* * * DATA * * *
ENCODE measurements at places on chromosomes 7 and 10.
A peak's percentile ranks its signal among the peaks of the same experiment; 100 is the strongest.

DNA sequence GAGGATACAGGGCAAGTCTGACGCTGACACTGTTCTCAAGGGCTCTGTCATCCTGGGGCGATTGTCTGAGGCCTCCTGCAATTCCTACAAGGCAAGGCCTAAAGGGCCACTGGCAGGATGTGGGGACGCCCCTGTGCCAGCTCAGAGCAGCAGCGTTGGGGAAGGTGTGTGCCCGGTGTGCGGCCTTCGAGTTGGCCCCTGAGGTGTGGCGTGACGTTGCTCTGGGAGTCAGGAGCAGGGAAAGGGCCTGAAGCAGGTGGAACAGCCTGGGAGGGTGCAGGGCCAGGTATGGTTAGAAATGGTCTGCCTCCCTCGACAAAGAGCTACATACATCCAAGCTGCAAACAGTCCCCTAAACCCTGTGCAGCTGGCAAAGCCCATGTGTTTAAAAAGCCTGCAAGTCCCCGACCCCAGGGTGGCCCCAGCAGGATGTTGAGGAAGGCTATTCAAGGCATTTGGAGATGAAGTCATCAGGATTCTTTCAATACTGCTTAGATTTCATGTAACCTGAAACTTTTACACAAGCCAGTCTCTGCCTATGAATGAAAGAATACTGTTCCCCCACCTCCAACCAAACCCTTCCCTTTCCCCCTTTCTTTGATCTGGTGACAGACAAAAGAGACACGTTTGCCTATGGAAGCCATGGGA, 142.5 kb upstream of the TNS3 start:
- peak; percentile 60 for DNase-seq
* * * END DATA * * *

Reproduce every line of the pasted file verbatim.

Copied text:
ENCODE measurements at places on chromosomes 7 and 10.
A peak's percentile ranks its signal among the peaks of the same experiment; 100 is the strongest.

DNA sequence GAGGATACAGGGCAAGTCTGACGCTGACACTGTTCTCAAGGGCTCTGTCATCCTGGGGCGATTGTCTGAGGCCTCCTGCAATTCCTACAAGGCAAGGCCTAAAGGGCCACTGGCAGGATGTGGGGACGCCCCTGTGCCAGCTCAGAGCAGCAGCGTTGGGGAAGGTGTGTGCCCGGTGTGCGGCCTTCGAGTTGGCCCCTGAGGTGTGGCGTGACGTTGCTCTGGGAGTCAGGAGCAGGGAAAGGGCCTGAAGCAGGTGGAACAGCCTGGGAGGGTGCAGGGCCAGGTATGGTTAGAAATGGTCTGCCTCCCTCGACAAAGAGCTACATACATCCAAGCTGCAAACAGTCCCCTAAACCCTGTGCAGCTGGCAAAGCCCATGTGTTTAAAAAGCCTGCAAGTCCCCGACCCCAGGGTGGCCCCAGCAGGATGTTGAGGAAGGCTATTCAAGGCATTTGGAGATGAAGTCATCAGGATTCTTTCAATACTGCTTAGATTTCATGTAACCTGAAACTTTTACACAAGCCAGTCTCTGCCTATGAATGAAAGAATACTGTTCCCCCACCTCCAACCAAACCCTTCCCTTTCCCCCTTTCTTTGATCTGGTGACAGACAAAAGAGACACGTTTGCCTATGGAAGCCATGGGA, 142.5 kb upstream of the TNS3 start:
- peak; percentile 60 for DNase-seq